7 Open House Mistakes to Avoid

For agents, a good impression at an open house is a jump start toward a successful sale. A bad impression can hurt future opportunities by leading to negative reviews and word of mouth.

Obtain a good impression by steering clear of these mistakes during your next open house.

No Marketing

Today’s buyers don’t read a front lawn sign or read a newspaper. Agents must take the announcement to them….

No Parking

It’s problematic to accommodate every buyer with a great parking space, but it’s mandatory. No buyer wants to attend an open house without ensuring his or her vehicles are safe

Both Unpleasant and Pleasant Smells

Agents know to remove unpleasant smells. However, good smells like candles or air fresheners can irritate buyers too, triggering allergies and sensitivity…

Unwanted Guests

Buyers are at ease talking to an agent rather than speaking to the seller. Although not intentional, sellers and his/her family annoy buyers with their bias viewpoint of the home…

Background Noise

Like smells, music playing in the background is a distraction….

Blocking Rooms

What are sellers hiding?…

Pitch Black

Similar to music and blocked rooms, a dark house is a signal for hiding something….

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The Basics of Home Inspection

Home-Inspection-101-Basics-Jason-Cohen-Pittsburgh

Prior to buying a property, you’ll want to ensure that you hire a reputable, qualified inspector to examine the home’s overall condition. No house is perfect, but you should know what you’re getting into if you want to avoid unforeseen problems later down the road.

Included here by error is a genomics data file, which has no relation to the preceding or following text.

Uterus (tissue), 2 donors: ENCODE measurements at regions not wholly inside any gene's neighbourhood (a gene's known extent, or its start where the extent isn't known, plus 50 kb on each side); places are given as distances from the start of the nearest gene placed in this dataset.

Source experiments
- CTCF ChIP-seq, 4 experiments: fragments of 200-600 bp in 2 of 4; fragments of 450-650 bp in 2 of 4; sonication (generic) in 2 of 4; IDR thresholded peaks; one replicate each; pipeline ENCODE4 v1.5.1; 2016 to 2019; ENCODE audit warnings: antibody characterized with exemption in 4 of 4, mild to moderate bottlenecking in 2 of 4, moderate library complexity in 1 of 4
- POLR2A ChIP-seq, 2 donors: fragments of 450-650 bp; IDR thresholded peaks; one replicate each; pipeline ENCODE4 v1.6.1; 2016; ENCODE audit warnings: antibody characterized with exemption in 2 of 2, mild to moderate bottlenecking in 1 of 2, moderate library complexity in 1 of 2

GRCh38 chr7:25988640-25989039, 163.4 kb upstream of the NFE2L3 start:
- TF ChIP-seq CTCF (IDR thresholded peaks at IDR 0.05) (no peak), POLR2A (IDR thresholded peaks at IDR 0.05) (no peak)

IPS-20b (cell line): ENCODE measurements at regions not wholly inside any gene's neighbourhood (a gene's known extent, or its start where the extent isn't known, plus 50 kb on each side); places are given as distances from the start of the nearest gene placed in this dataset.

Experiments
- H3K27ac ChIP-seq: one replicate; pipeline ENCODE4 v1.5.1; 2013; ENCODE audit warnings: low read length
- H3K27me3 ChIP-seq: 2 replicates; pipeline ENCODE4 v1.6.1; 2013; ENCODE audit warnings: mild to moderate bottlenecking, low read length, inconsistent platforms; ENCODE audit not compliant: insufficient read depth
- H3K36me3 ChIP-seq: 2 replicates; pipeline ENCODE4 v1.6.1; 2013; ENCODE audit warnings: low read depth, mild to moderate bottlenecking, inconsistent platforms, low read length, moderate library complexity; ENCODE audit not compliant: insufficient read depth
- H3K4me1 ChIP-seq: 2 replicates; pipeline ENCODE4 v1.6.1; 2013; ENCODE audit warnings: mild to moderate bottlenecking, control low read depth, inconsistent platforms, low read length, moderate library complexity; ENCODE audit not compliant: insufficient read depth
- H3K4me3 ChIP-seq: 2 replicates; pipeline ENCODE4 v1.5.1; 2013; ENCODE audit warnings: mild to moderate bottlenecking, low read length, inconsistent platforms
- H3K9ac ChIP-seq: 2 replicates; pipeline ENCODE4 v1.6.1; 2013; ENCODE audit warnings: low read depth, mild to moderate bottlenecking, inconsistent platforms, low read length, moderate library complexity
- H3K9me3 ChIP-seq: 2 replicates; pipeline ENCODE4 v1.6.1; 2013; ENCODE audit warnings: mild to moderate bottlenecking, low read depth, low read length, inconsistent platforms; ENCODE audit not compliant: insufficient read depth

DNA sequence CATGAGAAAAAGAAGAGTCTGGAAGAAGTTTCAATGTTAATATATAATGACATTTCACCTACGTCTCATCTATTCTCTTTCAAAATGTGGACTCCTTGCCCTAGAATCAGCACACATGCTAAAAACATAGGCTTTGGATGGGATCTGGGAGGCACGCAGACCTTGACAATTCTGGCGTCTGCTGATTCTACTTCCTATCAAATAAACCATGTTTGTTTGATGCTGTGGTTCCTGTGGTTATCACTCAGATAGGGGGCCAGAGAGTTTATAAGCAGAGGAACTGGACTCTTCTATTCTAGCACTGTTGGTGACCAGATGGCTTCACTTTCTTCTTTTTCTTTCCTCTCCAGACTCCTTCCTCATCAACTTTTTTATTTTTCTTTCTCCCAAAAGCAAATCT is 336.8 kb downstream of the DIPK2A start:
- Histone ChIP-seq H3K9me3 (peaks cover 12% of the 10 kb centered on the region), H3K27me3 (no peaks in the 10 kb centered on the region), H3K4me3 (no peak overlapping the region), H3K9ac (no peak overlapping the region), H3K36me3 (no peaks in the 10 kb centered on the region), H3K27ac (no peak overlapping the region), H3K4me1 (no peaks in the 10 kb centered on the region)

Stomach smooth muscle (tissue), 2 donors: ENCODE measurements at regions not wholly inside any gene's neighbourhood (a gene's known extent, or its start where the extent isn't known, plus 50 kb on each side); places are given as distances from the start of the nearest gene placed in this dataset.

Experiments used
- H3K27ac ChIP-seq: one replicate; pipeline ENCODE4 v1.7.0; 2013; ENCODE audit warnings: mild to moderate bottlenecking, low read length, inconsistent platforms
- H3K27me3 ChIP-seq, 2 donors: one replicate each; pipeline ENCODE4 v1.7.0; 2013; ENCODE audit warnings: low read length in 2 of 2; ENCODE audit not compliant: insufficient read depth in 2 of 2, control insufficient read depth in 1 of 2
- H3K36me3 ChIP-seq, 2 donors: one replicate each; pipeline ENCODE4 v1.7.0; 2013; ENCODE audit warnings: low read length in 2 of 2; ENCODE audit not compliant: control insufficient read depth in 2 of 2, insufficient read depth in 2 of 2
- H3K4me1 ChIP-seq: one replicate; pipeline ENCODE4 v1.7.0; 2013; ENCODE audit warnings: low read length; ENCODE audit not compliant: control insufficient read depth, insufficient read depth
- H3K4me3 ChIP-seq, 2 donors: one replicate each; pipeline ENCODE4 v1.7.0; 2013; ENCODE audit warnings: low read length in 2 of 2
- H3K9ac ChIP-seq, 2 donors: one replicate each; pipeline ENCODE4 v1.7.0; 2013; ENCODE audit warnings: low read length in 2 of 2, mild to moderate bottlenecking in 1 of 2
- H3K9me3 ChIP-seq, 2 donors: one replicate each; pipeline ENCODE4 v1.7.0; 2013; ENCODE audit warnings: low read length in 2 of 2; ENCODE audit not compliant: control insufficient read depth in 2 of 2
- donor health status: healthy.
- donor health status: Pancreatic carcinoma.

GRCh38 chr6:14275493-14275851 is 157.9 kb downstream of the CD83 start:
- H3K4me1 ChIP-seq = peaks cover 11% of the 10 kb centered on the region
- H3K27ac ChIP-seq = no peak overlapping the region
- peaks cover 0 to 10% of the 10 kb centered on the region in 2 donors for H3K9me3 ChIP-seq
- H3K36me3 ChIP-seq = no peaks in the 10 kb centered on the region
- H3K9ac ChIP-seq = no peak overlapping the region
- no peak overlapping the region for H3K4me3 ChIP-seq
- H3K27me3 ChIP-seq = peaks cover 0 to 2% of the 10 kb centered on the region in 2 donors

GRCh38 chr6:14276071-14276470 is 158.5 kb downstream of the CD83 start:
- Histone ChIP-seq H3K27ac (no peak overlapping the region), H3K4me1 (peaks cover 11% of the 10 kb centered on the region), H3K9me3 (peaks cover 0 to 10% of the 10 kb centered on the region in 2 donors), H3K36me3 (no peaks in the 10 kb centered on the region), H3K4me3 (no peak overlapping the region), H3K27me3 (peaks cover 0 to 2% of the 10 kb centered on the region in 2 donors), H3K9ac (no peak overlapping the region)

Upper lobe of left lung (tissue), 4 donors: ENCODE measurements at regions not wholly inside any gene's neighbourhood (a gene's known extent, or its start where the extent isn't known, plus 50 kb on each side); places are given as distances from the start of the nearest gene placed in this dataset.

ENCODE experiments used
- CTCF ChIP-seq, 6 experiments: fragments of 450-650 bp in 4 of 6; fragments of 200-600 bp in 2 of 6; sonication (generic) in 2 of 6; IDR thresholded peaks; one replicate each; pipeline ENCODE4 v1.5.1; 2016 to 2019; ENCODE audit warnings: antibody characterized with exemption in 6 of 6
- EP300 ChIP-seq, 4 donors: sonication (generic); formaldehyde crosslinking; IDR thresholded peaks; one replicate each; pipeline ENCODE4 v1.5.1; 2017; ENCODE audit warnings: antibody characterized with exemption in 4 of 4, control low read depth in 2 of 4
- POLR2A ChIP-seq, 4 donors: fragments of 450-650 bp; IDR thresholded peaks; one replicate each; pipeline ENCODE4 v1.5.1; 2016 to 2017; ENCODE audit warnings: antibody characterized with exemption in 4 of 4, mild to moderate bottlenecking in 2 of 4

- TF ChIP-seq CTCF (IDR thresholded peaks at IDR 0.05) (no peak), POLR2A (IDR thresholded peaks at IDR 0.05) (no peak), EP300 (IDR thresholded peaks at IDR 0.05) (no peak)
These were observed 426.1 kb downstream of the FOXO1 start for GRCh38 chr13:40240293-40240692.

Home inspections can also be helpful for homeowners who wish to proactively examine their existing property, or sellers who want to learn of any problems before listing their property.

Generally, it’s recommended that your inspector be ASHI (American Society of Home Inspectors) certified. It is a highly respected non-profit organization that promotes excellence in home inspection.

What Do They Inspect?

A typical home inspection covers a handful of basic areas:

  • Exterior. The inspector will examine roofing and flashing materials, decks and chimneys, drainage conditions, etc.
  • Interior. Plumbing, electric, windows, doors, HVAC systems will all be inspected to insure they were installed correctly and are still in working order. This part of the inspection is extremely important because it could raise red flags that weren’t noticed by an untrained eye.
  • Attics and Basements. No part of the home goes unseen. The inspector will look in every accessible crawl space and floor level to examine insulation, ventilation, and ensure that everything is in working order.

Inspectors know that a home might be lived in when they come to look at it. However, it’s in your best interest to ensure that the inspector can easily navigate through the home to give the most accurate report possible.

Should I Be At the Inspection?

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